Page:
Senior Star was launched and inspired by Canadian seniors, encouraged by Chartwell Seniors Housing‘s position that seniors should be given a venue to showcase their talents. SNAP Hamilton writes that Senior Star is “Canada’s largest competition dedicated to seniors,” and – quite like most contemporary talent shows – seeks to find the best performer. The stipulation, of course, is that the contestants must be at least 65 years old.
Although several performers describe themselves as shy in their own introductions, it seemed as though stage fright became foreign to the performers once they touched the stage. Each and every singer projected their own soulful voices confidently, making each arrangement an exclusive gem – drawn from every performer’s own respective life experience.
(The Senior Star judges observing a performance. From left-to-right: Michael Hope, an award-winning singer who has just completed his 32nd season with the Calgary Philharmonic Orchestra; Corinne Buschmeyer, Mount Royal University’s head of the contemporary jazz vocal program and sessional singer featured on hundreds of songs and albums; and Don Bell, a well-versed and worldly vocalist who has been awarded scholarships to study singing in London and Berlin.)
While the judges may look a little intimidating, they are actually quite pleasant and smile often. The judges seem to seek qualities based on their backgrounds – from personality in performance to commanding the croon – in assessing the performers.
One of the judges, Michael Hope, even approached us after the event and took pictures of our setup. He said he’d never heard a piano signal so clean and well balanced. We’ll hold our Rode NT5 condenser mic responsible for that one, but it’s worthwhile to mic both the higher and lower keys from under the lid of either side of the piano. Though the Shure 57 dynamic instrument mic is easily visible in the picture below, the Rode blends with the piano, and is actually closer to the camera.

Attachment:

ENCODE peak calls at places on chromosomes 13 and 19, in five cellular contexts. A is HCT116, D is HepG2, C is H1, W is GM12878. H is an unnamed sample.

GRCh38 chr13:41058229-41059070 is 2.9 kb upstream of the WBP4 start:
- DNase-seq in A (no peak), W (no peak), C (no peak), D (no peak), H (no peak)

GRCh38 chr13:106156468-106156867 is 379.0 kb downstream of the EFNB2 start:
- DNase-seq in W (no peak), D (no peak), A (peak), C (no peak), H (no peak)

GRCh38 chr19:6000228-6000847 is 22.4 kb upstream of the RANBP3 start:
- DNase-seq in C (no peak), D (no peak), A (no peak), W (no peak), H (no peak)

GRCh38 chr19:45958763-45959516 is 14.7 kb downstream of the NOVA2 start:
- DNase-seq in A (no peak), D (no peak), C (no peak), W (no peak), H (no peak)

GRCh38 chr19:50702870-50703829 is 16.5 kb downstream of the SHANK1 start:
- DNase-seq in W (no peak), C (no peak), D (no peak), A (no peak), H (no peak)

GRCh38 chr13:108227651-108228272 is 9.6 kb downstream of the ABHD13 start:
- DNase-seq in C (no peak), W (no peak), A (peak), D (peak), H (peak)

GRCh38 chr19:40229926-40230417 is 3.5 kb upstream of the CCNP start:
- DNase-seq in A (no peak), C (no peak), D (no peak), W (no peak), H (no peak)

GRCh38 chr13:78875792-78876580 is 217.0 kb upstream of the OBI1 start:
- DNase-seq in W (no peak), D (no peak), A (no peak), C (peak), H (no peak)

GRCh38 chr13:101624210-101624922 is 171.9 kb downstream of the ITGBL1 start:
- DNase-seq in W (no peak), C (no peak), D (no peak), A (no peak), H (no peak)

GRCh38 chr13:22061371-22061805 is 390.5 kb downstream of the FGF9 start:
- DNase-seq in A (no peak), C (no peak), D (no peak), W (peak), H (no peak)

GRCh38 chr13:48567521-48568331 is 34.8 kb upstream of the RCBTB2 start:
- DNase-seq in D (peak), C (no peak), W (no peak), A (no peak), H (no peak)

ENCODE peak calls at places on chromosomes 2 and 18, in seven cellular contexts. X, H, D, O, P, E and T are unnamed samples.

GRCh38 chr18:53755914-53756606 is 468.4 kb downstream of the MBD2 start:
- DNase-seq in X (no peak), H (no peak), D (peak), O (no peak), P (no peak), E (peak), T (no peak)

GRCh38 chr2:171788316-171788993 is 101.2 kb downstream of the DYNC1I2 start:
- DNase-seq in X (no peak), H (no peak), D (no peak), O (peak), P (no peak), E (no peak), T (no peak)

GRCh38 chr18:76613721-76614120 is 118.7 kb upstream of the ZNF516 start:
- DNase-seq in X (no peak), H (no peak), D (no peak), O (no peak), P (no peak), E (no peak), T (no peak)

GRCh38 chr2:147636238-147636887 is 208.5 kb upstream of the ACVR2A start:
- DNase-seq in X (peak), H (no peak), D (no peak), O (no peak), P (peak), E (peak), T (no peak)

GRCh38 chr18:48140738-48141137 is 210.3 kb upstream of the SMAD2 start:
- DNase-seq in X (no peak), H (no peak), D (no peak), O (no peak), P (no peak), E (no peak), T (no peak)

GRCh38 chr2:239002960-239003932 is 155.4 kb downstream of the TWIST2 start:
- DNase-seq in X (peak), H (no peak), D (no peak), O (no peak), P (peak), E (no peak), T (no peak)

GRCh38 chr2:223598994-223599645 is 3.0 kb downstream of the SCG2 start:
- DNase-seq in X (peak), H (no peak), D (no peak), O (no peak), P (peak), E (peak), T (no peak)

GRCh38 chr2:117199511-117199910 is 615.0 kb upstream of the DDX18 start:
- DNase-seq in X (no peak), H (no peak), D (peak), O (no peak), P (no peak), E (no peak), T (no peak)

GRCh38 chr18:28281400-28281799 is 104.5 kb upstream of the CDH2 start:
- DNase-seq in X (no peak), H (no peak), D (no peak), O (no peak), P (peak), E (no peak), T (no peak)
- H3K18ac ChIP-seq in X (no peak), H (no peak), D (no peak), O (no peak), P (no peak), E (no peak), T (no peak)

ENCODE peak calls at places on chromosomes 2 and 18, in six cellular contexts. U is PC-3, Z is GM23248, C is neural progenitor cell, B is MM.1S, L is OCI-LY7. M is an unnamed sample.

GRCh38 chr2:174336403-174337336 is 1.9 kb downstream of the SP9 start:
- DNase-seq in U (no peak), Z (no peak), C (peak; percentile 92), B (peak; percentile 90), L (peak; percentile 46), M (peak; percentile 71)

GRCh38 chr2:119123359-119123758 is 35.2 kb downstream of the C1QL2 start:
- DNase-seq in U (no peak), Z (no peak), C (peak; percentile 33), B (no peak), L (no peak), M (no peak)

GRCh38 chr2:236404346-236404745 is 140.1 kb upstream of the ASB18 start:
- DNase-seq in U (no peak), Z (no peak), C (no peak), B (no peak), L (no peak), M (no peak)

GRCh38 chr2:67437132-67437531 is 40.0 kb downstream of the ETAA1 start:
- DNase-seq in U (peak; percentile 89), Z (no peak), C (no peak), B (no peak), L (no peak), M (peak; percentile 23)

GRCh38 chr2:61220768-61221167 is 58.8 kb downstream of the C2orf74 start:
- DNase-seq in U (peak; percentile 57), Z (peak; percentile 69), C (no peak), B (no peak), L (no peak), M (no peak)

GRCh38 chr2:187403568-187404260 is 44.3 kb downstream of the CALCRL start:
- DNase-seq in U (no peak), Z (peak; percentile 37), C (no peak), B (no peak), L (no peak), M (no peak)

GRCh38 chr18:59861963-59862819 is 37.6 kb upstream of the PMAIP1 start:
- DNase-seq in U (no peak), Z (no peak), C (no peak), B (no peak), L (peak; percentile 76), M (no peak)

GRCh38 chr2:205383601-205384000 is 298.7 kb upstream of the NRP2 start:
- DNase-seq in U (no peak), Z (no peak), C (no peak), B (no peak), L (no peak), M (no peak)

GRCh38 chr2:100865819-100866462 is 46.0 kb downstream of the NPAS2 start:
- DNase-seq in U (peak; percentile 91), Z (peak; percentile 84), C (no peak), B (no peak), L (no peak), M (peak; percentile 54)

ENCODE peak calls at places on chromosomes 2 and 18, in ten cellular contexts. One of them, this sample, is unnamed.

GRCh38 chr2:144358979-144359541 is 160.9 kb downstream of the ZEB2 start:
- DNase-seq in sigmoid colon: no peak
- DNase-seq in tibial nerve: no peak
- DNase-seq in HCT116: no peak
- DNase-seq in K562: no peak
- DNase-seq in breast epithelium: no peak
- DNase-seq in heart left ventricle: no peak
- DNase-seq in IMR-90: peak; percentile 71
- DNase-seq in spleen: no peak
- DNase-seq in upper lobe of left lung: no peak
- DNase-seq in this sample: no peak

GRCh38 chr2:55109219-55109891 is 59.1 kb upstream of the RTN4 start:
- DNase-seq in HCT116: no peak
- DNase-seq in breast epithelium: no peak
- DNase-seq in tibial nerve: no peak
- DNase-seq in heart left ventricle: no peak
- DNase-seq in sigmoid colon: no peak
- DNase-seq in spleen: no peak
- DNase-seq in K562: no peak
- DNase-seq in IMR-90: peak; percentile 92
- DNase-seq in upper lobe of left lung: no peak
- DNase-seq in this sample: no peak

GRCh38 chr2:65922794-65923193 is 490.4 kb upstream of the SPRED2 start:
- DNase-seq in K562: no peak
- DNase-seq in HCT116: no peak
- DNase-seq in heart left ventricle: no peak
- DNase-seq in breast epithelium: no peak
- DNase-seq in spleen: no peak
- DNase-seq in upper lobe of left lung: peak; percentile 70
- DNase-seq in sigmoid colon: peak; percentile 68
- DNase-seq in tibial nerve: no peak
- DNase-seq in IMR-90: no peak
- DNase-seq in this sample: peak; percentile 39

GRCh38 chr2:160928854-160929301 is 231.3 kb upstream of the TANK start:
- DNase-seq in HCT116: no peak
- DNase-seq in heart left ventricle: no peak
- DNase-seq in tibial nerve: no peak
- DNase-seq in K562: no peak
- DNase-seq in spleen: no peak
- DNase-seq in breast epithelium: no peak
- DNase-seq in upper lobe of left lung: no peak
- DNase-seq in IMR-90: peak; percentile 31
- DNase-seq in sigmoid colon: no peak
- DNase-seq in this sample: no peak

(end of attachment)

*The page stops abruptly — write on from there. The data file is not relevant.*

Pictured above is Frank Lynch, the event’s accompanying pianist. In this picture, he’s playing the piano alongside Farrokh Toloui’s rendition of Roy Clarke’s version of “Yesterday When I Was Young” (pictured below). Using photoshop, we applied an inverted radial gradient fill, with levels/curves/brightness/contrast adjustments to give the photo a classic light vignette.
Though the afternoon was rich with lighthearted laughter, there were definitely a few more sombre songs offering a different, deeper intimacy.
(Farrokh Toloui singing “Yesterday When I was Young,” with piano accompaniment by Frank Lynch.)
The theatre’s acoustics carried audio well, and seemed to reach the ears of some folks who may have difficulty hearing.
The event videographer, stationed in the venue’s far corner, was concerned that he may not get a clean enough signal to capture quality audio from his camera’s built-in mic. In response, we equalized the problem frequencies and adjusted the volumes to meet the sweet spot – somewhere between audience comfort and the videographer’s confidence in capturing good audio. We then emailed the videographer a clean line signal from the mixer using my personal recorder, plugged into the board’s tape out.
Each of the dozen or so contestants played with a live instrument – either their own, or accompanied by the pianist, Frank Lynch (pictured above). It was Frank’s fourth year playing piano accompaniment for the event, and he’s still got the twinkle in his eyes.
John Self, performing “This is All I Ask” (originally by Frank Sinatra). Coincidentally, John is cousins with Gladys Knight (of Gladys Knight and the Pips).
It was a very simple setup: two 58 microphones, a 57 instrument mic for the performers’ instrument, a patch cable/DI setup for electric adaptable instruments and two condenser microphones for Cardel Theatre’s grand piano.
“Laughter and music, in the world today, is just so enlightening,” says announcer Lon McLeod before introducing the top three winners..
Congratulations are in order – not only to the top three contenders, but to every performer with the ambition to continue doing what you love, and to every attendee able to make it to the performance before the flood.
3. Placing third, Miriam Dreyer’s solo performance of “He Taught Me How To Yodel.”
2. John Self, noted for being a sharp-dressed, charismatic crooner, swooned his way into second.
And, in first place…
1. Vic Harbridge – performing “How Great Thou Art” with his wife on the piano.
(From left to right, announcer Lon McLeod from AM 1060 radio; second place winner, John Self; in third, Miriam Dreyer; and, finally, Vic Harbridge in first place.)
Keep an ear out!
Following the 10 competitions across Canada, Senior Star’s regional winners will compete in the national finale this fall.